Like everyone else in this country, you’re continually exposed to a barrage of chemicals. So why increase the chance of becoming EI by putting toxic chemicals on yourself? When you wear scented products, you breathe in those chemicals all day long, and they’re also absorbed through your skin. Just because you can’t smell the product after a while doesn’t mean that it’s worn off. It’s just that your nose is worn out and has shut down in self-protection. But that doesn’t keep the chemicals from continuing to enter your body through your lungs and skin.
In fact, becoming insensitive to the smell of scented products is a common warning sign that EI is developing. Unfortunately, scented-product-users generally aren’t aware that they are losing their sense of smell until they start using so much of the products that other people begin making comments or moving away from them. If you want to learn more about the manifestations of EI so that you can better protect your health, see the book by Randolph and Moss that’s listed at the end of this brochure.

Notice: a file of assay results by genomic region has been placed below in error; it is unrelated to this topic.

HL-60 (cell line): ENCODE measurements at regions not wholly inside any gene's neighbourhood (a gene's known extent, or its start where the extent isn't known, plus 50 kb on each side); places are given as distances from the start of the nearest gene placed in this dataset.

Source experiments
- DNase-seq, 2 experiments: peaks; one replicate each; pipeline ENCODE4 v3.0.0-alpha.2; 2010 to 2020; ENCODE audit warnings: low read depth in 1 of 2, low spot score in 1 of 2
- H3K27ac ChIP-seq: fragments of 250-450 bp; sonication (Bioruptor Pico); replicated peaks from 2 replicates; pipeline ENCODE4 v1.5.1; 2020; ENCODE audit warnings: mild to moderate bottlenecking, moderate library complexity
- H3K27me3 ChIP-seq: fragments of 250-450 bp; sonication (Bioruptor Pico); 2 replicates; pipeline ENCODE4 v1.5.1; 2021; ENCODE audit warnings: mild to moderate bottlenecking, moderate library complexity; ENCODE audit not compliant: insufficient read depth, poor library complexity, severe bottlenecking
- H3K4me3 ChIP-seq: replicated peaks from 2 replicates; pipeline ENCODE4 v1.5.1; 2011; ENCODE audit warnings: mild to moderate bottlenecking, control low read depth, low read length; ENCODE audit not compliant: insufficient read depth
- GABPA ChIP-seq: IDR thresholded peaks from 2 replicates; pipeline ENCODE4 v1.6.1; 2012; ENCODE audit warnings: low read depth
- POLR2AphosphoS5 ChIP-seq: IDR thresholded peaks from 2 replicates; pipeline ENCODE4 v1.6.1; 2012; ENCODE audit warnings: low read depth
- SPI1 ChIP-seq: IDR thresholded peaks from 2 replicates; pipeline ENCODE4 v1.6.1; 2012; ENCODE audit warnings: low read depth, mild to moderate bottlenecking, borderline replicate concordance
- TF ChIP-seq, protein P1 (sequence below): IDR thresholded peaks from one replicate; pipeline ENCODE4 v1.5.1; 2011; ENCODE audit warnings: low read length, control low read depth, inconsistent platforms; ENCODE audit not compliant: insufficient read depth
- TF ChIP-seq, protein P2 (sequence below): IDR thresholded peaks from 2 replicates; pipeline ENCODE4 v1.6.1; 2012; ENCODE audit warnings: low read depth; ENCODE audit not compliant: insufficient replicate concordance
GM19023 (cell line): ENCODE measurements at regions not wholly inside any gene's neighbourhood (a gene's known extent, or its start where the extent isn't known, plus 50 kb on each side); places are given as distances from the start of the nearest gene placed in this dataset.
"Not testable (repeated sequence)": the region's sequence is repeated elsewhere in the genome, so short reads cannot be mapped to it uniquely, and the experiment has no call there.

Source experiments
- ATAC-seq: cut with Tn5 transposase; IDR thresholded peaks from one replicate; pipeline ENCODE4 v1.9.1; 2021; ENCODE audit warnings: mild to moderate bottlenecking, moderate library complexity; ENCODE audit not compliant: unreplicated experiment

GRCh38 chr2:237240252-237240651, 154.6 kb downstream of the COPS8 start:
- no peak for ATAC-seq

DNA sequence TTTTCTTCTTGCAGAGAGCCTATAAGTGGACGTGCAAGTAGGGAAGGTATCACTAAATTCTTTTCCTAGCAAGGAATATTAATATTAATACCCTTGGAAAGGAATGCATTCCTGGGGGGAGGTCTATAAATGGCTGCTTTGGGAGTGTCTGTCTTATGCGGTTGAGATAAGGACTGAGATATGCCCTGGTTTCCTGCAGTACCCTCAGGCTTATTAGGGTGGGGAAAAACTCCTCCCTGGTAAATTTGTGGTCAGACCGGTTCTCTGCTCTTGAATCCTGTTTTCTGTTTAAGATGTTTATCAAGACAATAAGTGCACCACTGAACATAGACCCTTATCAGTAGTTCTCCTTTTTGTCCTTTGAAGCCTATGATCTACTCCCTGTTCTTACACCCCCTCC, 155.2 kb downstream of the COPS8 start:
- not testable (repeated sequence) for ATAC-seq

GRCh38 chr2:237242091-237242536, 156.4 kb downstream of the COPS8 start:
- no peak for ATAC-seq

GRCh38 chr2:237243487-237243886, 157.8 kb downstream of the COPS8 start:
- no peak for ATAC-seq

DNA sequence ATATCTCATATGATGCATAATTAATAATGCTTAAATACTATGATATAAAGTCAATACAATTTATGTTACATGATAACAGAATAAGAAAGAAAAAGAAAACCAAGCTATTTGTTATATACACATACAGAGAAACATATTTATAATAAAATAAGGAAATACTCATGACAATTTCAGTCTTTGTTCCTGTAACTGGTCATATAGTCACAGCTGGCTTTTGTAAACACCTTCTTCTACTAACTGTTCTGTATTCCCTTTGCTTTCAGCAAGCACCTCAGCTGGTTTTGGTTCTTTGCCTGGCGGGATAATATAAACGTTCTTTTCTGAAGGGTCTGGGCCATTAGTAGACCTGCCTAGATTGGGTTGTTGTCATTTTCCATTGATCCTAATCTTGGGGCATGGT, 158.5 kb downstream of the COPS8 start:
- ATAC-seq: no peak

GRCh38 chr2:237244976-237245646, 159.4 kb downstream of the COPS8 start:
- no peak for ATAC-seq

If it still seems incredible that toxic chemicals are in the scented products you use–or that even trace amounts of those chemicals can harm the people around you–remember that manufacturers aren’t in the business of giving people the whole story. Even ten years ago the idea that second-hand cigarette smoke could be harmful was just beginning to reach the public. And it’s taken even longer for the public to learn that many other things besides tobacco are put into cigarettes. But what we don’t know can hurt us. Choose to know. Be aware, for your own protection and the protection of those around you.
For More Information:
Dadd, Debra Lynn. Nontoxic, Natural, and Earthwise: How to Protect Yourself and Your Family from Harmful Products and Live in Harmony with the Earth. New York: Putnam, 1990.
Lawson, Lynn. Staying Well in a Toxic World: Understanding Environmental Illness, Multiple Chemical Sensitivities, Chemical Injuries, and Sick Building Syndrome. Chicago: Noble Press, 1993.
Randolph, Theron G., and Ralph W. Moss. An Alternative Approach to Allergies: The New Field of Clinical Ecology Unravels the Environmental Causes of Mental and Physical Ills, revised ed. New York: Harper and Row, 1989.
copyright 1996, 1998 by Roberta K. Rigsby, Ph.D.
All Rights Reserved.